8

Drizzling can't actually do any better than the theoretical resolving power of the combination of your telescope and the atmosphere. What it can do is at least partly compensate for having pixels that are too large to properly sample the resolution of your telescope + the atmosphere. The Nyquist Sampling Theorem basically says that you should have at least ...


6

Drizzling is just one technique in the field of super resolution imaging. Note that claims that you can't "pass the resolution limit" of a camera are wrong, in principle. In practice, it's really hard. What limits your ability to construct an image of what the camera is looking at are: the amount of random noise in the pixels, and your understanding of the ...


4

Those are probably just "hot pixels" that don't move on the sensor like the real stars do, so that the stacking spread them out in an arc. I don't think the software processes and treats each star separately, they can't be "skipped stars" mingled with "recognized stars". Notice that they are all 1 pixel wide, whereas stars are ...


4

I asked myself the same question and back then, I found the reasoning on the German Wikipedia page pretty comprehensive. I am translating, summarizing and expanding the corresponding section in the following: By using two mirrors instead of a single one has a couple of advantages: The double telescope collects the same amount of light as an 11.8-metre ...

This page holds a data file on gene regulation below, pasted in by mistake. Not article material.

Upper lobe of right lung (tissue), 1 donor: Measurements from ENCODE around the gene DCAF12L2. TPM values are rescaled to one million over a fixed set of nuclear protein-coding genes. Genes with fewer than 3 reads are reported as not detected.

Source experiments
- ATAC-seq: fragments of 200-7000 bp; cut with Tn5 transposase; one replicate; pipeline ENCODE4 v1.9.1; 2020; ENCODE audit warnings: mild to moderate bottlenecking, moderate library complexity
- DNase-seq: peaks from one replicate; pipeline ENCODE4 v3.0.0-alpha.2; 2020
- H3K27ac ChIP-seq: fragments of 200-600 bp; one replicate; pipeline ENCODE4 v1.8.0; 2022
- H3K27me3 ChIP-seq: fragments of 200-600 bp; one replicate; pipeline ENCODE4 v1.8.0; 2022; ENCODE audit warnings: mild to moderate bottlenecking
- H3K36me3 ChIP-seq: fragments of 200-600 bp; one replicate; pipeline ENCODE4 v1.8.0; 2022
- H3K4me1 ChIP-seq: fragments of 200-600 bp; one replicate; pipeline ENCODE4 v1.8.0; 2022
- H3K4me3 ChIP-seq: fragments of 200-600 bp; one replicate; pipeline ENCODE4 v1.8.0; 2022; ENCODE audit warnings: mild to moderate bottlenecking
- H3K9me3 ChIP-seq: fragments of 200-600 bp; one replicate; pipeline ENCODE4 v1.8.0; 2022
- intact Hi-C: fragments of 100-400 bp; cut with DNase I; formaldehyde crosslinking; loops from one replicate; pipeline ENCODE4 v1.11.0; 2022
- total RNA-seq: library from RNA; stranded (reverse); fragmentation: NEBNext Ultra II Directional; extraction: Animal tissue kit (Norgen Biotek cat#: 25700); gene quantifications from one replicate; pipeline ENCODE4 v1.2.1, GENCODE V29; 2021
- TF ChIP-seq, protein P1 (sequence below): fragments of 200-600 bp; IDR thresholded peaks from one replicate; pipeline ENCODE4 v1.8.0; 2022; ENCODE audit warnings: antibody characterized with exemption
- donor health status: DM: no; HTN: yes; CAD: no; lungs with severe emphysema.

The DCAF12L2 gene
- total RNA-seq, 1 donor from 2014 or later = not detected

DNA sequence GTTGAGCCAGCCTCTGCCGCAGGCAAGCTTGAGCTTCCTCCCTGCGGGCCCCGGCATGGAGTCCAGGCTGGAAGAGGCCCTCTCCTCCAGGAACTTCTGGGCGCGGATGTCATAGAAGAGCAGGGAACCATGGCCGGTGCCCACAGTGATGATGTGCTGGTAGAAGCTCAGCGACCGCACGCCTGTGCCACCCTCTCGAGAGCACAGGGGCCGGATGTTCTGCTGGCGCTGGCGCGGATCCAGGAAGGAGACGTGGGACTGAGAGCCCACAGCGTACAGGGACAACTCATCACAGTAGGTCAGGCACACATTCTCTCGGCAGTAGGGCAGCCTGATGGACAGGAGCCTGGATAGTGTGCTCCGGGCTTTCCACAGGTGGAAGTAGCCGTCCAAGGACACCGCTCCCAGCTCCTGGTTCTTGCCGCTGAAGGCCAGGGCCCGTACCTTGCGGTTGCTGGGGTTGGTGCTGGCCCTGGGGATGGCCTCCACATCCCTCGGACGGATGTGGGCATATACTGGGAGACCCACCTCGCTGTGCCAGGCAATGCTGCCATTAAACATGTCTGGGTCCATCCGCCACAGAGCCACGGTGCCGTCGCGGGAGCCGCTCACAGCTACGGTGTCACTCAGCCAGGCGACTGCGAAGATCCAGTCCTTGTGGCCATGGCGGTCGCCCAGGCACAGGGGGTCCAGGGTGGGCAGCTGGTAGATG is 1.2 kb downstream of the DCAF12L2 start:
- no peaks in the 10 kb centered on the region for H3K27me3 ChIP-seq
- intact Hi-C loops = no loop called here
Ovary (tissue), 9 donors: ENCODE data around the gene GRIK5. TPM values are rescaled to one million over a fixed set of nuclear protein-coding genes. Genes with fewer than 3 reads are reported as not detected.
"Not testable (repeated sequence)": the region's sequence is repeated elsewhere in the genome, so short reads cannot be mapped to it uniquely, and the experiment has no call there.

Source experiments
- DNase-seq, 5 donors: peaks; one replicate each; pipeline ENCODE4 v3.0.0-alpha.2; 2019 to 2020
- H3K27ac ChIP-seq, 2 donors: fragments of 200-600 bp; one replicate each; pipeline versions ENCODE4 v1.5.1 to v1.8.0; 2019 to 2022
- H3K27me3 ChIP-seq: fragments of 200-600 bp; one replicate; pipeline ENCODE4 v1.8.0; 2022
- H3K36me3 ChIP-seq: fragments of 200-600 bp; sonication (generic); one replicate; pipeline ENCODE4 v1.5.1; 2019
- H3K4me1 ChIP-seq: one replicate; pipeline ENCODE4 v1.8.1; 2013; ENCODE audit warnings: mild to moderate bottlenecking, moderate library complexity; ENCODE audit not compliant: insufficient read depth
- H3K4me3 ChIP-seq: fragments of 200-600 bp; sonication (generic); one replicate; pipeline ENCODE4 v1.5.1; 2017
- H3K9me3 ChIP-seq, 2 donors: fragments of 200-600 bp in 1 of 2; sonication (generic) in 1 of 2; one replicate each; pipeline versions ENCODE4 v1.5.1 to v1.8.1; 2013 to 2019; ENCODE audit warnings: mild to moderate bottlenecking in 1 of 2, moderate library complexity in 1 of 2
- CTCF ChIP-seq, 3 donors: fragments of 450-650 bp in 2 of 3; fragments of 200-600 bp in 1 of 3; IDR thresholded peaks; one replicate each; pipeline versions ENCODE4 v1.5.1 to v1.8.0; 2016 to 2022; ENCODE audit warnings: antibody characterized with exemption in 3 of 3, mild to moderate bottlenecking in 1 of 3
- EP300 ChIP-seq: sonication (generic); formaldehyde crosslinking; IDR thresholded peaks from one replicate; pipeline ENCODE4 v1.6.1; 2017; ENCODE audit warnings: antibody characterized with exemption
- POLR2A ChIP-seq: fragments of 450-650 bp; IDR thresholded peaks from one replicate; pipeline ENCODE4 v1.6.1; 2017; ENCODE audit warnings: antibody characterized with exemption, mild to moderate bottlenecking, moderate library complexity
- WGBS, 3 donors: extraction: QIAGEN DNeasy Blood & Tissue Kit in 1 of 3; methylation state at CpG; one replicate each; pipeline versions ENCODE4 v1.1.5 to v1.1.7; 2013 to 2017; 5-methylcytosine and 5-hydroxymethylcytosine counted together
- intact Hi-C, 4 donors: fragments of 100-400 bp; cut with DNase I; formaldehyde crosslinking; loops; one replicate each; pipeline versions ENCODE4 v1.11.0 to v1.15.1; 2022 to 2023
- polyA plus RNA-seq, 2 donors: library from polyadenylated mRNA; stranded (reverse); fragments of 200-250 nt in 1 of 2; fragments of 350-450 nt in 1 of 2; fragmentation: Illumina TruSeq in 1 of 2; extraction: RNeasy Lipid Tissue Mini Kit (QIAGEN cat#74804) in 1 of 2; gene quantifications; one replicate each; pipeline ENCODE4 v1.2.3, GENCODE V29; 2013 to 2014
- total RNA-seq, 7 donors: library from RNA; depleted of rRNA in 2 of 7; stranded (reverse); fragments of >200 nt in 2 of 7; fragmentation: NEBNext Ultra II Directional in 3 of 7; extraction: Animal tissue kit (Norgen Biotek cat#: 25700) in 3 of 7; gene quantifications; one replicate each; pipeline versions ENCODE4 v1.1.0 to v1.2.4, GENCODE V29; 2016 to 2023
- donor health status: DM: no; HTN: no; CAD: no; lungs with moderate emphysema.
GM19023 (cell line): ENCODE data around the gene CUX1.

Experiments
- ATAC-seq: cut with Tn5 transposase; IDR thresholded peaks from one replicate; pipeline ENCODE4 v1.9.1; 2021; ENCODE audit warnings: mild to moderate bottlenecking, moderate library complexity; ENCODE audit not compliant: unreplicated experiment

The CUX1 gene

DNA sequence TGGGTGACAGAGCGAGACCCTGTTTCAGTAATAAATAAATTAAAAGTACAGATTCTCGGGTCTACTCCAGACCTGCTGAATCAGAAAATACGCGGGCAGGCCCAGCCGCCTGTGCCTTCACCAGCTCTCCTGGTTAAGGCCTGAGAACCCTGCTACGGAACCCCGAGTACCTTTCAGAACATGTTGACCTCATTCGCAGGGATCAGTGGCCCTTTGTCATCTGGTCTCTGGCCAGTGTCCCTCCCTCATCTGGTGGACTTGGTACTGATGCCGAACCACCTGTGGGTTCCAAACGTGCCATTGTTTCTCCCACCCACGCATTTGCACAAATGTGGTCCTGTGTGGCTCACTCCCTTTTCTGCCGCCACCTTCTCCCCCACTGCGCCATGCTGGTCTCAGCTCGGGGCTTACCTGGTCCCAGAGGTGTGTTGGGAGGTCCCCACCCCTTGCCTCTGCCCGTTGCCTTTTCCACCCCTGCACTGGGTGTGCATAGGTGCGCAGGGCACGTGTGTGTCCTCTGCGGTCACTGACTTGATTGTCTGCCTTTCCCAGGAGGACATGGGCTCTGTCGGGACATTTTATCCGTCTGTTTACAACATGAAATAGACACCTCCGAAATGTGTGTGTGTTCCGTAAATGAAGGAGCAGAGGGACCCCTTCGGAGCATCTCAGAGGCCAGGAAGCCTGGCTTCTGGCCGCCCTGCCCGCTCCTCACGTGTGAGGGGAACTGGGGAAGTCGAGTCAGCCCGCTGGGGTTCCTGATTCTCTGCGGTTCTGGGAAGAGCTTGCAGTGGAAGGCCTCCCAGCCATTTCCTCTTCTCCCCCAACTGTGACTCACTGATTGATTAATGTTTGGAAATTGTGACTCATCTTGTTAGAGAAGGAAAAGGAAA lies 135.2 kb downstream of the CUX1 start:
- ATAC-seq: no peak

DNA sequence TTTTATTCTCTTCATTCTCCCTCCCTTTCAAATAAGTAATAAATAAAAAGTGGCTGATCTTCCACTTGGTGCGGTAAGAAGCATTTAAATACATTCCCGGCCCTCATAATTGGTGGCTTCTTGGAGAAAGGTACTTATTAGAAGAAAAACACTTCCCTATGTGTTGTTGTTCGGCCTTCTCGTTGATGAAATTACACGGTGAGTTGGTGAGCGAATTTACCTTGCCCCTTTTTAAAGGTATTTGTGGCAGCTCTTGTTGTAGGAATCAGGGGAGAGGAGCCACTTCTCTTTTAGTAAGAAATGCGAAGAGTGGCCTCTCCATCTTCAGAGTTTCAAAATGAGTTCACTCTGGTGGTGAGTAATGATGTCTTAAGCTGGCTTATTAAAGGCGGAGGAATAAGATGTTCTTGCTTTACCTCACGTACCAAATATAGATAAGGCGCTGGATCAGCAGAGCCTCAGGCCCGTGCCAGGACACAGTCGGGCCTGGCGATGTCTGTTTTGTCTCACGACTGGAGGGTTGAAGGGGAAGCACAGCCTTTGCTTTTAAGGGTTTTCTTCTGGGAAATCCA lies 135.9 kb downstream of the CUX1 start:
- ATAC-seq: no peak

3

B-modes in the raw CMB data can be caused by primordial gravitational waves, as well as by cosmic dust. After subtracting the cosmic dust polarization from the BCEP2 data, the residual signal is too weak with respect to noise to be statistically sufficiently significant to claim a discovery. Or stated in a different way: The observed B-modes can be ...


2

Dark Energy Survey data have yielded several TNO discoveries. Bernardinelli et al. 2020 describe their method in detail. First they compute a trial orbit from images where a transient object was detected. Then Final validation of the reality of linked orbits uses a new "sub-threshold confirmation" test, wherein we demand the object be detectable ...


2

The simple answer is that it isn't resolving in both orthogonal directions equally well. The horizontal dimension is the binocular dimension, and from looking at your animation, it looks to have about ~3 times the resolution. The horizontal banding, I'm pretty sure is not ringing, and is in fact, representative of additional information. This article does a ...


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